Thomas A. Steitz

Thomas Arthur Steitz (born August 23, 1940) is a Sterling Professor of Molecular Biophysics and Biochemistry, Howard Hughes Medical Institute, Yale University, New Haven, Connecticut, USA. Steitz was awarded the 2009 Nobel Prize in Chemistry along with Venkatraman Ramakrishnan and Ada Yonath "for studies of the structure and function of the ribosome".[1] Steitz also won the Gairdner International Award in 2007[2] "for his studies on the structure and function of the ribosome which showed that the peptidyl transferase was an RNA catalyzed reaction, and for revealing the mechanism of inhibition of this function by antibiotics".[3]

Born in Milwaukee, Wisconsin,[1] Steitz studied chemistry as an undergraduate at Lawrence University.

He received a Ph.D. in biochemistry and molecular biology from Harvard University in 1966 where he worked under direction of subsequent 1976 chemistry Nobel Prize winner William N. Lipscomb, Jr. While at Harvard, Steitz made these contributions to determining the atomic structures of carboxypeptidase A [4][5][6][7] and aspartate carbamoyltransferase, [8] each the biggest atomic structure determined in its time. The structure of the large 50S ribosomal subunit, which Steitz later determined in his own lab at Yale University, and for which Steitz was awarded the Nobel Prize was even bigger.

He did his postdoctoral research as a Jane Coffin Childs Postdoctoral Fellow at the MRC Laboratory of Molecular Biology at Cambridge University during 1967-1970. He was also a Macy Fellow doing research at the University of Göttingen during 1976-1977 and a Fairchild Scholar at Caltech during 1984-1985.[2]

He is married to Joan A. Steitz, also a Sterling Professor of Molecular Biophysics and Biochemistry at Yale. He currently lives in Branford, Connecticut
References

1. ^ a b 2009 Nobel Prize in Chemistry, Nobel Foundation.
2. ^ a b Tom Steitz, Thomas Steitz Lab.
3. ^ Thomas A. Steitz, The Gairdner 50 Foundation.
4. ^ Hartsuck JA, Ludwig ML, Muirhead H, Steitz TA, Lipscomb WN. Carbyxypeptidase A, II, The Three-dimensional Electron Density Map at 6 A Resolution. Proc Natl Acad Sci U S A. 1965 February; 53(2): 396–403.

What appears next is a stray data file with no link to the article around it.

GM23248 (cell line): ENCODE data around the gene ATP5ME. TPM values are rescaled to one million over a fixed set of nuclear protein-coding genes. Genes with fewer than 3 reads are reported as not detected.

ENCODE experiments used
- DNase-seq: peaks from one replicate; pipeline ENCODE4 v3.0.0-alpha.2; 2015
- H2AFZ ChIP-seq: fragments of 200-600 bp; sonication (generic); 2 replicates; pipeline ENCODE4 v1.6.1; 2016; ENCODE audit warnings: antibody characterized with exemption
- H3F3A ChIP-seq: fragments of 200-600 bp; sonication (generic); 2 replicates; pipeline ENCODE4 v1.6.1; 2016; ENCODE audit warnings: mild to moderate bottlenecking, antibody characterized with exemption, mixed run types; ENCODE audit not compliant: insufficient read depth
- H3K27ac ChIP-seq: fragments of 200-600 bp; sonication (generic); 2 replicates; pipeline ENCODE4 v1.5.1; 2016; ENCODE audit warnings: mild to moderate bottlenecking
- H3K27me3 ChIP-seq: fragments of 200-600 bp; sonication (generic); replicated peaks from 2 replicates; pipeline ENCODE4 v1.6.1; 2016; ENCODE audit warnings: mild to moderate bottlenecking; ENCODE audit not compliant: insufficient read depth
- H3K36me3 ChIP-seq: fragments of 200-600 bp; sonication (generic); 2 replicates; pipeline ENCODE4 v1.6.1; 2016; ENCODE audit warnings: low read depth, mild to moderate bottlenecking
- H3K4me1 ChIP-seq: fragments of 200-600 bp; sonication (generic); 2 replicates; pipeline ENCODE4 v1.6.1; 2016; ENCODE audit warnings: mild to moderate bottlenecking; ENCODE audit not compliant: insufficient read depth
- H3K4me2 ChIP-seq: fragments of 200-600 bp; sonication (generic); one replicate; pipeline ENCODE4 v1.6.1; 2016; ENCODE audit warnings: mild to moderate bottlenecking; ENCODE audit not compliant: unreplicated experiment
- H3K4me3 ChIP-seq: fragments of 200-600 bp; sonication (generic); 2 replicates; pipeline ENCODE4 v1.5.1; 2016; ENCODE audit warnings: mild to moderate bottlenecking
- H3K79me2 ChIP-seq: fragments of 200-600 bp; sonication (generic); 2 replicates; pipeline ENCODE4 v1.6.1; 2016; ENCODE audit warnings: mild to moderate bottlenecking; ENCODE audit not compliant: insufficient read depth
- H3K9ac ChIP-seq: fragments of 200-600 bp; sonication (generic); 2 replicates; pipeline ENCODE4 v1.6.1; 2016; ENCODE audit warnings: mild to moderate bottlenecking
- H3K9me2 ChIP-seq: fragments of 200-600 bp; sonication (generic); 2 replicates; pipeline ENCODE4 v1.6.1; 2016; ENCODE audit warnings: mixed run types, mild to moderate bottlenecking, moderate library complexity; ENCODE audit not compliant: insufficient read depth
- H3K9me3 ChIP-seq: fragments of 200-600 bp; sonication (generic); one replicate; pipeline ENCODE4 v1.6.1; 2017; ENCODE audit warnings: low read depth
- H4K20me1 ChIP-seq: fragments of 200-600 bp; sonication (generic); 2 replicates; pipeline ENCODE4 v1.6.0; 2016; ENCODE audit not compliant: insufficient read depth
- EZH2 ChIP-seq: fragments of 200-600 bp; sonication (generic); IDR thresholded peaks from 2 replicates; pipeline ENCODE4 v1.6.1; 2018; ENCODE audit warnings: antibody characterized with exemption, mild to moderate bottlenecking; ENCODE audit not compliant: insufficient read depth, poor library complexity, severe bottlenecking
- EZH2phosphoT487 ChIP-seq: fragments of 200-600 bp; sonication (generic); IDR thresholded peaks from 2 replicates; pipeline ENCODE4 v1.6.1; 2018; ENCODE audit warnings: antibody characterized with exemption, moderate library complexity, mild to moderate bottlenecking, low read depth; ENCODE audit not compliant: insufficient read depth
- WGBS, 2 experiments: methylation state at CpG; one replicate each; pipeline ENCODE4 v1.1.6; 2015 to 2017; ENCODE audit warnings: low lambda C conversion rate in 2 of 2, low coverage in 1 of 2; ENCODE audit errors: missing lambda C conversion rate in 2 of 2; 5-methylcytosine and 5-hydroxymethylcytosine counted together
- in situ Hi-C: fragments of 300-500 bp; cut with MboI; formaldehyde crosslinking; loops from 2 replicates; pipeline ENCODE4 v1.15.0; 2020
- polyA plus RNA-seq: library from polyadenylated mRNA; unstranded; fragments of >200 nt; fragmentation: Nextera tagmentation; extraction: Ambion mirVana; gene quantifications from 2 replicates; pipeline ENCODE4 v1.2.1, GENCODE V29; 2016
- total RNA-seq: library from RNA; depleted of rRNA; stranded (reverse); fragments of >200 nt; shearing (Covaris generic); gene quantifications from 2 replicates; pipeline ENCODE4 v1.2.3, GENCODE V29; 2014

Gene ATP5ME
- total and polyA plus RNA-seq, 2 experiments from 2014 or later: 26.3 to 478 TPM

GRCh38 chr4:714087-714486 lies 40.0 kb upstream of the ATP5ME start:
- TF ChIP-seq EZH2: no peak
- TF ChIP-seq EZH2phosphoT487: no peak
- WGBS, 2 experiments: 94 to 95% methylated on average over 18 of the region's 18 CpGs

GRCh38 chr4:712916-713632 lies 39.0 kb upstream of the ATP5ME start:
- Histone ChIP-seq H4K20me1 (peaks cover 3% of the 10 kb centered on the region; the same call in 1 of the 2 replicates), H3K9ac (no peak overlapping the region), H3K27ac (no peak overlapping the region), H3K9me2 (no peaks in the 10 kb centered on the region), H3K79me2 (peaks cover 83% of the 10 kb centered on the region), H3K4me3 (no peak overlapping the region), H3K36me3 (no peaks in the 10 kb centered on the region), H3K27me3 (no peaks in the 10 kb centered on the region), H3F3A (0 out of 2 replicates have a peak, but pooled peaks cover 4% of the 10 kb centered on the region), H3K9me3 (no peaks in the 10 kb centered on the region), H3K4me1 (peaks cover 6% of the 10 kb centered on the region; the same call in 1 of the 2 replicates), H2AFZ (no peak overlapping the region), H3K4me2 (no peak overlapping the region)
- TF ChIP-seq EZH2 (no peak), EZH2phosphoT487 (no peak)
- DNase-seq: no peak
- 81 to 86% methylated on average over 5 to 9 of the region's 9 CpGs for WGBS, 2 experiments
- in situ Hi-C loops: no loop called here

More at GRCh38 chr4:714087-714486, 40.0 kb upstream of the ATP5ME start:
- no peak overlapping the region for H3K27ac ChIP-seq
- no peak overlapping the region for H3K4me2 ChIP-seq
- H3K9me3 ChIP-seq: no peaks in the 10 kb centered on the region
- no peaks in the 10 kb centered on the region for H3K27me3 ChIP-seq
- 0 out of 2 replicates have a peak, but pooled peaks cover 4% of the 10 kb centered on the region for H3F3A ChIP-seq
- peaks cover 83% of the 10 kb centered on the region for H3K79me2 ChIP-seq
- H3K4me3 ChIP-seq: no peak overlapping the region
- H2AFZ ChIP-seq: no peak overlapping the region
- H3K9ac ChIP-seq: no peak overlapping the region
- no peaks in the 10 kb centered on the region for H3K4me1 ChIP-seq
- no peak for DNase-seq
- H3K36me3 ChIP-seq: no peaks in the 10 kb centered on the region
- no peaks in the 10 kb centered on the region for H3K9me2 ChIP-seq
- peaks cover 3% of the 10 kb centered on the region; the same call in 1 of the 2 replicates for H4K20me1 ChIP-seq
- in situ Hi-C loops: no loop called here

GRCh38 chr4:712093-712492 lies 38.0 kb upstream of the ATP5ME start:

5. ^ Ludwig ML, Hartsuck JA, Steitz TA, Muirhead H, Coppola JC, Reeke GN, Lipscomb WN. The Structure of Carboxypeptidase A, IV. Prelimitary Results at 2.8 A Resolution, and a Substrate Complex at 6 A Resolution. Proc Natl Acad Sci U S A. 1967 March; 57(3): 511–514.
6. ^ Reeke GN, Hartsuck JA, Ludwig ML, Quiocho FA, Steitz TA, Lipscomb WN. The structure of carboxypeptidase A. VI. Some Results at 2.0-A Resolution, and the Complex with Glycyl-Tyrosine at 2.8-A Resolution. Proc Natl Acad Sci U S A. 1967 Dec;58(6):2220–2226.
7. ^ Lipscomb WN, Hartsuck JA, Reeke GN, Jr, Quiocho FA, Bethge PH, Ludwig ML, Steitz TA, Muirhead H, Coppola JC. The structure of carboxypeptidase A. VII. The 2.0-angstrom resolution studies of the enzyme and of its complex with glycyltyrosine, and mechanistic deductions. Brookhaven Symp Biol. 1968 Jun;21(1):24–90.
8. ^ Steitz TA, Wiley DC, Lipscomb WN. The structure of aspartate transcarbamylase, I. A molecular twofold axis in the complex with cytidine triphosphate. Proc Natl Acad Sci U S A. 1967 November; 58(5): 1859–1861.

Publications

* Steitz, T. A., et al. "Determination of the Atomic-Resolution Crystal Structure of the Large Subunit from the Ribosome of Haloarcula marismortui;", nsls newsletter, (November 2000).
* Steitz, T. A., et al. "The Atomic Resolution Crystal Structure of the Large Ribosomal Subunit from Haloarcula marismortui", NSLS Activity Report (2000).

External links

* Biography and Bibliographic Resources, from the Office of Scientific and Technical Information, United States Department of Energy
* "Inquisitiveness of Milwaukee native leads to a Nobel Prize", The Milwaukee Journal Sentinel.
* Thomas Steitz - MIPtalk.com interview
* http://blogs.lawrence.edu/news/2009/10/lawrence_university_graduate_a.html

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